Five ways to spend your Bank Holiday Monday

Kate Bretherton, the author of The Remarkable Trees of St Albans, poses with her work beside a tree

Kate Bretherton, the author of The Remarkable Trees of St Albans, knows all about the trees of St Albans Cathedral. - Credit: Donato Cinicolo

Doesn't the last year seem like it's been one loooooooooong bank holiday?

Boxing Day lasted for ever. Sofa, Netflix, roast dinner...okay. I'm bored. 

I almost cannot stand the thought of another day off...(if head office is reading this please can I have a pay increase?! Look how passionate I am)

Here in the Herts Ad office we have been wracking our brains for something different to do that isn't just the same old same old...

1. Clarence Park

After months of staring through wire fences at the construction work, the new playground has finally opened, offering parents a respite from trudging down to Verulamium to give their children a fix of swings and slides.

From a zip wire so fast it comes with a health and safety warning, to the highest rope bridge we've ever seen outside an Indiana Jones movie, there's loads of fun to be had for youngsters of all ages.

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And when you've run the little ones ragged, top up their sugar levels with an ice cream while you grab a mocha and Danish from Verdi's.

2. Tree Trail

If you've read Kate Bretherton's seminal book The Remarkable Trees of St Albans (and let's face it, who hasn't?), you'll be aware that there are stories behind many of the city's trees, and none more so than those at St Albans Cathedral.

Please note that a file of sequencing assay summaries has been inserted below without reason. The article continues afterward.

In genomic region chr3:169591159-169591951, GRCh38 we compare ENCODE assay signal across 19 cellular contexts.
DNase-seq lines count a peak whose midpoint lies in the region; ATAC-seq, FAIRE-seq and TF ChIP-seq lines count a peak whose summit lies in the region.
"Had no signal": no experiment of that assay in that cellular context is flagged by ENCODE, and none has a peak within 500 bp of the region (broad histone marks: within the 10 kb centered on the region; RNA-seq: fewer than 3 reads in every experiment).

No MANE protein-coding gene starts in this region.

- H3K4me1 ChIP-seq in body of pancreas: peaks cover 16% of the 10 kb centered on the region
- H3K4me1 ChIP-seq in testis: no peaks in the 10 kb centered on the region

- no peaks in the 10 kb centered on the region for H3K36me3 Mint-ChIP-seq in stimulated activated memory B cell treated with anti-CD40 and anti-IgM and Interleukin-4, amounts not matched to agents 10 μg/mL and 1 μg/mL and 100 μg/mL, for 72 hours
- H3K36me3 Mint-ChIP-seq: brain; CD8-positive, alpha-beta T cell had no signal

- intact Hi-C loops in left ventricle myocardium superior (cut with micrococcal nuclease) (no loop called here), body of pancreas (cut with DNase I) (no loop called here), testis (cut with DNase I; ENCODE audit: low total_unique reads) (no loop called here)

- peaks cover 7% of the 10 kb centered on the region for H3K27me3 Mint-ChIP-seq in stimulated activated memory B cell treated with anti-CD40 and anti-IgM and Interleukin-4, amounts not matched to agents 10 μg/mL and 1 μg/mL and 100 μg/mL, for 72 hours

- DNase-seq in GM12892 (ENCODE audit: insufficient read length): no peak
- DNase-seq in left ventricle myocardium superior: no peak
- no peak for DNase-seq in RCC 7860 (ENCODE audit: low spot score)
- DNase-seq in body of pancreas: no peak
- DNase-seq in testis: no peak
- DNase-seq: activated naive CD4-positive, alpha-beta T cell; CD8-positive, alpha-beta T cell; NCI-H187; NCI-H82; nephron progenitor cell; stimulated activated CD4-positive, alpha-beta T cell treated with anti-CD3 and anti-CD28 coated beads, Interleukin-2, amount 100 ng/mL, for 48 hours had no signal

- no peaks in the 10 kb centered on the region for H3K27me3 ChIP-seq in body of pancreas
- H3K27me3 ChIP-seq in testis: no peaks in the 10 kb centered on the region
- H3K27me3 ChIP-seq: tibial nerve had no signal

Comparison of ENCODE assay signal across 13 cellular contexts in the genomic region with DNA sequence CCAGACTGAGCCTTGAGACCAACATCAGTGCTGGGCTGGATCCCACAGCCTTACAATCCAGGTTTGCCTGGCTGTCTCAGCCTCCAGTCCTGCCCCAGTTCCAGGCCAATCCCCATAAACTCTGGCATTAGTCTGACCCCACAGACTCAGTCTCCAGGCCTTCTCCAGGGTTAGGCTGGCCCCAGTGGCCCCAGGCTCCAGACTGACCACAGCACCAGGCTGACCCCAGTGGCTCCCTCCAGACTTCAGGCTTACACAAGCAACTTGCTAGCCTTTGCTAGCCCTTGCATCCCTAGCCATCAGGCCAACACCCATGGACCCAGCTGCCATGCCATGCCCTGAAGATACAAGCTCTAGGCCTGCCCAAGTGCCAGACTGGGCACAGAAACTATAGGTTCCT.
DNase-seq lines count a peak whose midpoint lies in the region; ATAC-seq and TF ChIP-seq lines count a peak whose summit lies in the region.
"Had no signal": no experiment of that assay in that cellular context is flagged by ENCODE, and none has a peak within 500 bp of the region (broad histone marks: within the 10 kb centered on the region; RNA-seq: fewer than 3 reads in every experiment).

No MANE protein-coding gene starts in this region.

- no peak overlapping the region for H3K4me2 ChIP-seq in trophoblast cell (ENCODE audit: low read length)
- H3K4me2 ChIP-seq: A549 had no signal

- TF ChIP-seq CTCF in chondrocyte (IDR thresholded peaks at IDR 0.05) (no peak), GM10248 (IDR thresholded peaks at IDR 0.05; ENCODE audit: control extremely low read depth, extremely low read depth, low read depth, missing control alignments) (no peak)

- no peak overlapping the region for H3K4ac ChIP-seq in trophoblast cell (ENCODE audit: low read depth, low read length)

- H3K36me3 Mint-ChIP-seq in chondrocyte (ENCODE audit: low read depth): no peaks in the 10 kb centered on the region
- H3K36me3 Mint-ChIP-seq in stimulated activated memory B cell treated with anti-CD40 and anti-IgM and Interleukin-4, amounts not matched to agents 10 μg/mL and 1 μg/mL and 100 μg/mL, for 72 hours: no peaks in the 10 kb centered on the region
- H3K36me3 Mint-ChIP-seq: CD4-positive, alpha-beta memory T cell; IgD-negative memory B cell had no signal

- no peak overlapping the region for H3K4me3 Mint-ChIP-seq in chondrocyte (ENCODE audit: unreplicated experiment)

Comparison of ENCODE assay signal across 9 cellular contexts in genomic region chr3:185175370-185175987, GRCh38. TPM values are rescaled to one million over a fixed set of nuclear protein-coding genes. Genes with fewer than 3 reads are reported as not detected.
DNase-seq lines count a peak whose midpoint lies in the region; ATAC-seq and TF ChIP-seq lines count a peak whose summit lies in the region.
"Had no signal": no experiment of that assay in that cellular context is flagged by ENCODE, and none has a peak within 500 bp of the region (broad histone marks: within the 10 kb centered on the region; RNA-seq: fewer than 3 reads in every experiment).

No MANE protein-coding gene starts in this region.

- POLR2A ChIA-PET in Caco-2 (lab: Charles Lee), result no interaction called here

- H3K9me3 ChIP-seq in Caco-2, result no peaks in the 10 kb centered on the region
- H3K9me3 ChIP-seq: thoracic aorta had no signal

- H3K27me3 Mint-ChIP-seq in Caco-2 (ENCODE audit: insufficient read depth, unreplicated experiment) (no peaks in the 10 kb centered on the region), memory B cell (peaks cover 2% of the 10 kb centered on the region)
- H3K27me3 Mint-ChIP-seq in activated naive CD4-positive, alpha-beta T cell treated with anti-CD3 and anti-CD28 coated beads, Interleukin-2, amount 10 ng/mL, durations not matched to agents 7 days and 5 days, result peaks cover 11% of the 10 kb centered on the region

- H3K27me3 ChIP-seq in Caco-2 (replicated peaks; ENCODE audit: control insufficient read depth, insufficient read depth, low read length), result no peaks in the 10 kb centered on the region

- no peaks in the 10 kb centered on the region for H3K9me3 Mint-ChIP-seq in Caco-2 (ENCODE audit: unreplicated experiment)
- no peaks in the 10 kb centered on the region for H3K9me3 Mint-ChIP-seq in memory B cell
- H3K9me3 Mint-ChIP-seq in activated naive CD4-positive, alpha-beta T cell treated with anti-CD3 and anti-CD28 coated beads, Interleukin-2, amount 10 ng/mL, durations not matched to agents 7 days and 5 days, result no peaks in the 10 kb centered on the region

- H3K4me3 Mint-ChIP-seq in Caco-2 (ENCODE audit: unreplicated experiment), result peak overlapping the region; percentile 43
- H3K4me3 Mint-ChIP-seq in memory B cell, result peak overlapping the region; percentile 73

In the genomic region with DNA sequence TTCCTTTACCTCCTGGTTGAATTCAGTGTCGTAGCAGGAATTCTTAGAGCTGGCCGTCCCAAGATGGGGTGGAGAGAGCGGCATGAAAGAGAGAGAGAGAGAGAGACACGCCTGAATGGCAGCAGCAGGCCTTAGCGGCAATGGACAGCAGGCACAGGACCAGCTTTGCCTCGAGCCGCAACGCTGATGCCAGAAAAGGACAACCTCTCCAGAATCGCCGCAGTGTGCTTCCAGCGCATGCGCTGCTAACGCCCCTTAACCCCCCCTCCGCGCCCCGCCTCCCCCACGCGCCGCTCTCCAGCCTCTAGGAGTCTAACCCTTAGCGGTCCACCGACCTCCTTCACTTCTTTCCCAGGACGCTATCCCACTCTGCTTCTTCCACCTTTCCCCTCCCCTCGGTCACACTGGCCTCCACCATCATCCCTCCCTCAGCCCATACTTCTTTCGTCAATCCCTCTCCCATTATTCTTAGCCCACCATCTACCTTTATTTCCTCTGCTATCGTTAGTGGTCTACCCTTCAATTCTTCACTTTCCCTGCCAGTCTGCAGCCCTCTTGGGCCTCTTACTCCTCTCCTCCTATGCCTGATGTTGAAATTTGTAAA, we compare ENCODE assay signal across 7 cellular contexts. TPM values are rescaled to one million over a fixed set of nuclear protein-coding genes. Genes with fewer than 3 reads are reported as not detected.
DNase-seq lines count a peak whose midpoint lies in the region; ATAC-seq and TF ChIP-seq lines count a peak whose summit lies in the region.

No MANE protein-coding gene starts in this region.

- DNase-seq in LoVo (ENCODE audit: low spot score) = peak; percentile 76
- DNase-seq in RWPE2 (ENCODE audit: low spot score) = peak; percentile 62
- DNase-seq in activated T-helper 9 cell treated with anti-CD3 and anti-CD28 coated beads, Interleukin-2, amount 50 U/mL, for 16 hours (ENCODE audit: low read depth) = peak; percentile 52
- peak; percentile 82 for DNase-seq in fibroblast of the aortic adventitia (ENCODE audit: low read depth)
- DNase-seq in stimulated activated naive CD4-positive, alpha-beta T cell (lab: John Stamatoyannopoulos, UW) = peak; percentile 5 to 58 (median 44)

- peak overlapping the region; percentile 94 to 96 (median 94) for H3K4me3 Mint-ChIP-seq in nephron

Run as part of this year's Sustainability Festival, the Tree Trail is a 45-minute exploration of some of the most ancient trees in St Albans. Discover their history, learn to recognise the different species and find out all about their uses and symbolism, beginning with the famous cedar tree in Sumpter Yard and ending in the Abbey Orchard.

Find out more here.

3. Shopping

Yeah, yeah, you think you know what St Albans has to offer when it comes to shopping, but do you really?

Why not spend the day popping into those shops you've never explored before? Don't go out with any preconceptions or shopping lists, and just have a leisurely browse around George Street, Holywell Hill, Catherine Street and London Road. There are plenty of hidden gems just waiting for you to discover.

OK, this probably isn't an option if you're accompanied by hoards of screaming children, but is certainly something to consider if you're flying solo or with a partner, and why not grab a coffee from one of our indies to fuel your shopping with a decent caffeine kick.

A sunny Clarence Park.

A sunny Clarence Park. - Credit: Matt Adams

4. Make-your-own granola

Everybody's making it, so surely it can't be that difficult? Put the kids to work in the kitchen for a few hours under the pretence that it's "cooking" and sort yourself a healthy and nutritious supply of oaty goodness.

Grab some honey, oats, seeds, sultanas and any other ingredients from Eat Wholefoods in Hatfield Road, mix them up in a bowl and you're sorted for breakfast for the next month! It'll certainly make a decent alternative to Frosties. You can even shove it in the freezer to preserve that freshly baked flavour!

Or why not package it up for a post-lockdown gift for your family and friends?

5. Go litter-picking

What better way to spend your Bank Holiday than achieving a sense of enormous self-worth by collecting someone else's rubbish?

I mean, come on, who are these people who can't take their litter home or shove it in the nearest bin?

Grab yourself some rubbish bags and one of those special picky-uppy sticks and do your bit to clean up your local beauty spot, just in time for some thoughtless oaf to come along and spoil it again a few hours later...

Then give your ego a little stroke afterwards by posting pictures of your haul on social media!

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